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[ G.R. No. 194944, September 18, 2017 ]




Petitioner Philippine National Bank (PNB) filed this petition for review on certiorari[1] under Rule 45 of the Rules of Court challenging the Decision[2] of the Court of Appeals (CA) dated July 15, 2010 in CA-G.R. SP No. 110045 and its Resolution[3] dated December 21, 2010 which denied PNB's motion for reconsideration. The CA found that the National Labor Relations Commission (NLRC) committed grave abuse of discretion when it reversed the Labor Arbiter (LA) and ruled that PNB illegally dismissed respondent Teresita Fe A. Gregorio (Gregorio).[4]

Gregorio was initially hired by PNB as an apprentice teller in 1978. She rose through the ranks and eventually became the Branch Manager, with a level of Senior Manager, of PNB's Sucat, Parañaque Branch (PNB Sucat).[5]

Sometime in December 2002, a depositor requested confirmation that PNB Sucat offers a unique kind of high-return investment, as promised by branch officers and personnel.[6] Thus, from January 8 to 24, 2003, PNB's Internal Audit Group (IAG) conducted a credit review at PNB Sucat regarding its activities connected with loan against deposit hold-out transactions.[7]

On February 3, 2003, a certain Benita C. Rebello (Rebello) also executed an affidavit detailing her transactions with Gregorio.[8]

On February 18, 2003, the IAG submitted its evaluation, findings, and recommendation in a Memorandum[9] (IAG Memorandum) which essentially detailed how Gregorio authorized the conduct of irregular transactions in PNB Sucat. From its investigation and Rebollo's affidavit, the IAG discovered Gregorio's purported irregular lending activities: Gregorio, along with Gloria Miranda (Miranda), a customer relation specialist of PNB Sucat, allegedly convinced depositors to invest in a PNB product that had an above-market interest income yield. To avail of this product, Gregorio required depositors to avail of a loan secured by their deposits with PNB Sucat. The loan proceeds are thereafter loaned to other borrowers who undertook to pay a 5% monthly interest. Of the 5%, 3% will be paid to them as income interest yield while the remaining 2% will go to PNB Sucat as commission. Parenthetically, the IAG found no records showing that PNB Sucat received any commission arising from these loan activities. To facilitate the loans, Gregorio required the depositors to accomplish loan documents such as the Application/Approval Form on Loans Against Deposit Hold-out, Promissory Notes, and Deposit Hold-out Agreements. The proceeds of the loans are then released through manager's checks. These checks, in turn, are credited to the savings accounts of persons other than the borrowers.[10]

The IAG Memorandum identified other irregular transactions within PNB Sucat to prove Gregorio's supposed modus operandi: Gregorio approved the application of loan proceeds of 25 borrowers to settle the outstanding loans covered by 44 promissory notes and bank charges of other borrowers.[11] Sampled bank transactions from the period of February 15 to August 29, 2001 show that Gregorio approved 21 manager's checks representing the proceeds of loans against deposit hold-outs. These were loan proceeds of 15 borrowers credited to the accounts of persons other than the borrowers. There were no documents showing the borrowers' written consent to the crediting of their loan proceeds to other people's accounts. Dollar loans against hold-out were granted to three borrowers which proceeds, however, were credited without written consent to the account of a third person.[12]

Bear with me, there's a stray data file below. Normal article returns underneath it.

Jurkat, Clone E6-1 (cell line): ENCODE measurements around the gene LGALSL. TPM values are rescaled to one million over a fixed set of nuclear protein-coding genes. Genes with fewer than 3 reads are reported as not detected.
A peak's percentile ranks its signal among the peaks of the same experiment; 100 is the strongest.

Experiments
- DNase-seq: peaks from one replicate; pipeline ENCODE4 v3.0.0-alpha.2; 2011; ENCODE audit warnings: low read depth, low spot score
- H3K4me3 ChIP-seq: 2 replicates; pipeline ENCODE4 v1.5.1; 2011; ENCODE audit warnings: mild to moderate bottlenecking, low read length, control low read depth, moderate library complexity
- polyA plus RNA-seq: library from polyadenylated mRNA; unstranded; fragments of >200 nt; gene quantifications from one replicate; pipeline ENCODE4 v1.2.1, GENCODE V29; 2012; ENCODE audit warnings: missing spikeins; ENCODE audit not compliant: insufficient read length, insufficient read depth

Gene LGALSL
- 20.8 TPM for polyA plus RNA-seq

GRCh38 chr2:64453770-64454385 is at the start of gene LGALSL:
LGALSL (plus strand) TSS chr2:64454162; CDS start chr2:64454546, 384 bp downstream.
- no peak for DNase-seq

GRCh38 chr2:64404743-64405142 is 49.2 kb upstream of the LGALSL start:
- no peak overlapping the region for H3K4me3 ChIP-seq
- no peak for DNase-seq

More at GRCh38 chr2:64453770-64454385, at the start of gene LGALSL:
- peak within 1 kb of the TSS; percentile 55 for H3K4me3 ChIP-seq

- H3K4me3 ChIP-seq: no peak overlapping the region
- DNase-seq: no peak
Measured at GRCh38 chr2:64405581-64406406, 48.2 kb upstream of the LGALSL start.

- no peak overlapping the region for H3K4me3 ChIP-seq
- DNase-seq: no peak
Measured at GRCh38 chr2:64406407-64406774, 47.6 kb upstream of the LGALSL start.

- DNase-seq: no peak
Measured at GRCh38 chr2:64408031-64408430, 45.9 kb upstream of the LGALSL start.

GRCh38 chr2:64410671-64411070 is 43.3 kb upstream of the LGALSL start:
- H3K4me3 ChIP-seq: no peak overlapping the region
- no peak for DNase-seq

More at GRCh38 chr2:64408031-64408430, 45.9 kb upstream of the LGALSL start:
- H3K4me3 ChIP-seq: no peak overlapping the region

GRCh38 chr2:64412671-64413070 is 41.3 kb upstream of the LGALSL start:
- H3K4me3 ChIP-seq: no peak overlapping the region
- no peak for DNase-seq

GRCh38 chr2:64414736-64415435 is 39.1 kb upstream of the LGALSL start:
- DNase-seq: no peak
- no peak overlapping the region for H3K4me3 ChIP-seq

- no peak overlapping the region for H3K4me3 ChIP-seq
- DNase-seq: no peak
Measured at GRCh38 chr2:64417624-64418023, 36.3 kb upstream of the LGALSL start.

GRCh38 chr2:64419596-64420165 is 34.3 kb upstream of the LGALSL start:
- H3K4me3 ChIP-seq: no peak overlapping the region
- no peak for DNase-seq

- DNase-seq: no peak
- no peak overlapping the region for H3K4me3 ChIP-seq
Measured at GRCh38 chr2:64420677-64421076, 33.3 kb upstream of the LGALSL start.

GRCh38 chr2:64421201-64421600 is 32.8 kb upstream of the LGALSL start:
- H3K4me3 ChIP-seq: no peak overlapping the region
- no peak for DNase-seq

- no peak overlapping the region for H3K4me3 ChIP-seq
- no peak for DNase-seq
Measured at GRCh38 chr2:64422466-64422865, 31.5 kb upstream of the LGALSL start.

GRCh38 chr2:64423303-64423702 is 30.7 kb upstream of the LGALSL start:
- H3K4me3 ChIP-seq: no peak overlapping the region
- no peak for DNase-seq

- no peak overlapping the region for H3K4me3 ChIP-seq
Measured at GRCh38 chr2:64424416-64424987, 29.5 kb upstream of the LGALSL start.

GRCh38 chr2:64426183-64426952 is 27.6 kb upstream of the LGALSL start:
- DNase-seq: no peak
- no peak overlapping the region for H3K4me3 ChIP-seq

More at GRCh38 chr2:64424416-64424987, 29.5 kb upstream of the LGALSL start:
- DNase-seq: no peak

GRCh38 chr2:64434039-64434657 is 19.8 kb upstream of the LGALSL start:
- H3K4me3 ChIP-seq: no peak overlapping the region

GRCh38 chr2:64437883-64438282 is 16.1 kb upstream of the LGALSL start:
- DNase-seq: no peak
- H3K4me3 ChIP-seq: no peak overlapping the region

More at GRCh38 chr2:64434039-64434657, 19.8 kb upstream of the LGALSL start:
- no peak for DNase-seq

The IAG's investigation also revealed that there were two deposit hold-out borrowers who received the monthly 3% interest income yield through their savings accounts. This was paid either in cash or fund transfer from the account of a certain Grace de Guia Brozas (Brozas). The IAG asserted that this is the dummy account of Miranda, who worked with Gregorio in the conduct of these irregular lending activities,[13] on the basis of bank records showing several fund transfers of large amounts from Miranda's account to Brozas' account.

The IAG also noted in its Memorandum that tellers of PNB Sucat accepted for encashment eight managers' checks representing loan proceeds without the proper endorsement of the loan borrowers.[14] In other instances, the tellers paid managers' checks in cash even when it was not clear if the proper bank officer approved the checks for encashment or deposit.[15]

Further, the IAG found that the 3% interest was paid to the depositors who availed of the loan against hold-out transactions either: (1) to their savings or checking accounts with PNB Sucat or (2) by Gregorio in cash.[16]